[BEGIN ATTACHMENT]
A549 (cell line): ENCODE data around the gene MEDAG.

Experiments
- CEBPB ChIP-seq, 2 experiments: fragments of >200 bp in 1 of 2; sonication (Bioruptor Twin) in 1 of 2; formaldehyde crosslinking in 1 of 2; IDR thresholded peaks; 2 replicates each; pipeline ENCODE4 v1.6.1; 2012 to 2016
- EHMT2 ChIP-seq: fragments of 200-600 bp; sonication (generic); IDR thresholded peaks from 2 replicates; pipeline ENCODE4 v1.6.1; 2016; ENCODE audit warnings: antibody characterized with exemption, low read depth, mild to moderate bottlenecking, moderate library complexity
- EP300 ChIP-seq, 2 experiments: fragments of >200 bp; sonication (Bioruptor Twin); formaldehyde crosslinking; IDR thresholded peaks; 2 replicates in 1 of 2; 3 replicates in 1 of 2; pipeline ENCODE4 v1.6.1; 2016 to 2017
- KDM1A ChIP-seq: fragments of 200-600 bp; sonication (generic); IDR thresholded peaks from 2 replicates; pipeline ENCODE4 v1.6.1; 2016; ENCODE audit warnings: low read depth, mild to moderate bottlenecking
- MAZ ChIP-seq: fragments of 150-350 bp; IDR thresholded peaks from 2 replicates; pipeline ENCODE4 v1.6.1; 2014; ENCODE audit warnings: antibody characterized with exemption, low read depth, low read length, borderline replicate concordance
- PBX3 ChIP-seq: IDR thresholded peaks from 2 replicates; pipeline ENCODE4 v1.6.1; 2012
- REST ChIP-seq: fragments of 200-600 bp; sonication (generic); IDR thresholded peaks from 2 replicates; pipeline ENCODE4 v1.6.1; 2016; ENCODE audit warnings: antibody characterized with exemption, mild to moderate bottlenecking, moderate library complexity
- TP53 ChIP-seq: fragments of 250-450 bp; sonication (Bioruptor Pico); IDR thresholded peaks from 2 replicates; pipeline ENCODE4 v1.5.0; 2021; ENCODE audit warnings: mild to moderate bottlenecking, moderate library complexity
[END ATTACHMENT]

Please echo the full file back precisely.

A549 (cell line): ENCODE data around the gene MEDAG.

Experiments
- CEBPB ChIP-seq, 2 experiments: fragments of >200 bp in 1 of 2; sonication (Bioruptor Twin) in 1 of 2; formaldehyde crosslinking in 1 of 2; IDR thresholded peaks; 2 replicates each; pipeline ENCODE4 v1.6.1; 2012 to 2016
- EHMT2 ChIP-seq: fragments of 200-600 bp; sonication (generic); IDR thresholded peaks from 2 replicates; pipeline ENCODE4 v1.6.1; 2016; ENCODE audit warnings: antibody characterized with exemption, low read depth, mild to moderate bottlenecking, moderate library complexity
- EP300 ChIP-seq, 2 experiments: fragments of >200 bp; sonication (Bioruptor Twin); formaldehyde crosslinking; IDR thresholded peaks; 2 replicates in 1 of 2; 3 replicates in 1 of 2; pipeline ENCODE4 v1.6.1; 2016 to 2017
- KDM1A ChIP-seq: fragments of 200-600 bp; sonication (generic); IDR thresholded peaks from 2 replicates; pipeline ENCODE4 v1.6.1; 2016; ENCODE audit warnings: low read depth, mild to moderate bottlenecking
- MAZ ChIP-seq: fragments of 150-350 bp; IDR thresholded peaks from 2 replicates; pipeline ENCODE4 v1.6.1; 2014; ENCODE audit warnings: antibody characterized with exemption, low read depth, low read length, borderline replicate concordance
- PBX3 ChIP-seq: IDR thresholded peaks from 2 replicates; pipeline ENCODE4 v1.6.1; 2012
- REST ChIP-seq: fragments of 200-600 bp; sonication (generic); IDR thresholded peaks from 2 replicates; pipeline ENCODE4 v1.6.1; 2016; ENCODE audit warnings: antibody characterized with exemption, mild to moderate bottlenecking, moderate library complexity
- TP53 ChIP-seq: fragments of 250-450 bp; sonication (Bioruptor Pico); IDR thresholded peaks from 2 replicates; pipeline ENCODE4 v1.5.0; 2021; ENCODE audit warnings: mild to moderate bottlenecking, moderate library complexity